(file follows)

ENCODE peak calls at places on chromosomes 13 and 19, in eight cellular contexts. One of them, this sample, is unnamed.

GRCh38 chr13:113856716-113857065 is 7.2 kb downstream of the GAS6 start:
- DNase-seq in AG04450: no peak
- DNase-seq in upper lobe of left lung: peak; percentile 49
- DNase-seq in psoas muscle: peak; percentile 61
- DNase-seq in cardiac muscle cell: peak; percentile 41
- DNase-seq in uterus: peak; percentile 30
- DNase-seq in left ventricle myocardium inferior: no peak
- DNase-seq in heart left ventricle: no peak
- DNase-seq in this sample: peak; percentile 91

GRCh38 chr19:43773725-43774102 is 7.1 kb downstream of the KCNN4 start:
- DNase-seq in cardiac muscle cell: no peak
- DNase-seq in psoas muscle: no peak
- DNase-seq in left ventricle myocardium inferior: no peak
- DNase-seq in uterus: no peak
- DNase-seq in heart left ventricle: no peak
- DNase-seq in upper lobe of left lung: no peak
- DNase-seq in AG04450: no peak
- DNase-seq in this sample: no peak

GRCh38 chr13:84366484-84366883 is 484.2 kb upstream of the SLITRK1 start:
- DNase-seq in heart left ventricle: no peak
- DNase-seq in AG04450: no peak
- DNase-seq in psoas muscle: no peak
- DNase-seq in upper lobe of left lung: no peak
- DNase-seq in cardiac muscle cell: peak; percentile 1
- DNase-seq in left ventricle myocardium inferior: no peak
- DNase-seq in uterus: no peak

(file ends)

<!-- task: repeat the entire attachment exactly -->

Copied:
ENCODE peak calls at places on chromosomes 13 and 19, in eight cellular contexts. One of them, this sample, is unnamed.

GRCh38 chr13:113856716-113857065 is 7.2 kb downstream of the GAS6 start:
- DNase-seq in AG04450: no peak
- DNase-seq in upper lobe of left lung: peak; percentile 49
- DNase-seq in psoas muscle: peak; percentile 61
- DNase-seq in cardiac muscle cell: peak; percentile 41
- DNase-seq in uterus: peak; percentile 30
- DNase-seq in left ventricle myocardium inferior: no peak
- DNase-seq in heart left ventricle: no peak
- DNase-seq in this sample: peak; percentile 91

GRCh38 chr19:43773725-43774102 is 7.1 kb downstream of the KCNN4 start:
- DNase-seq in cardiac muscle cell: no peak
- DNase-seq in psoas muscle: no peak
- DNase-seq in left ventricle myocardium inferior: no peak
- DNase-seq in uterus: no peak
- DNase-seq in heart left ventricle: no peak
- DNase-seq in upper lobe of left lung: no peak
- DNase-seq in AG04450: no peak
- DNase-seq in this sample: no peak

GRCh38 chr13:84366484-84366883 is 484.2 kb upstream of the SLITRK1 start:
- DNase-seq in heart left ventricle: no peak
- DNase-seq in AG04450: no peak
- DNase-seq in psoas muscle: no peak
- DNase-seq in upper lobe of left lung: no peak
- DNase-seq in cardiac muscle cell: peak; percentile 1
- DNase-seq in left ventricle myocardium inferior: no peak
- DNase-seq in uterus: no peak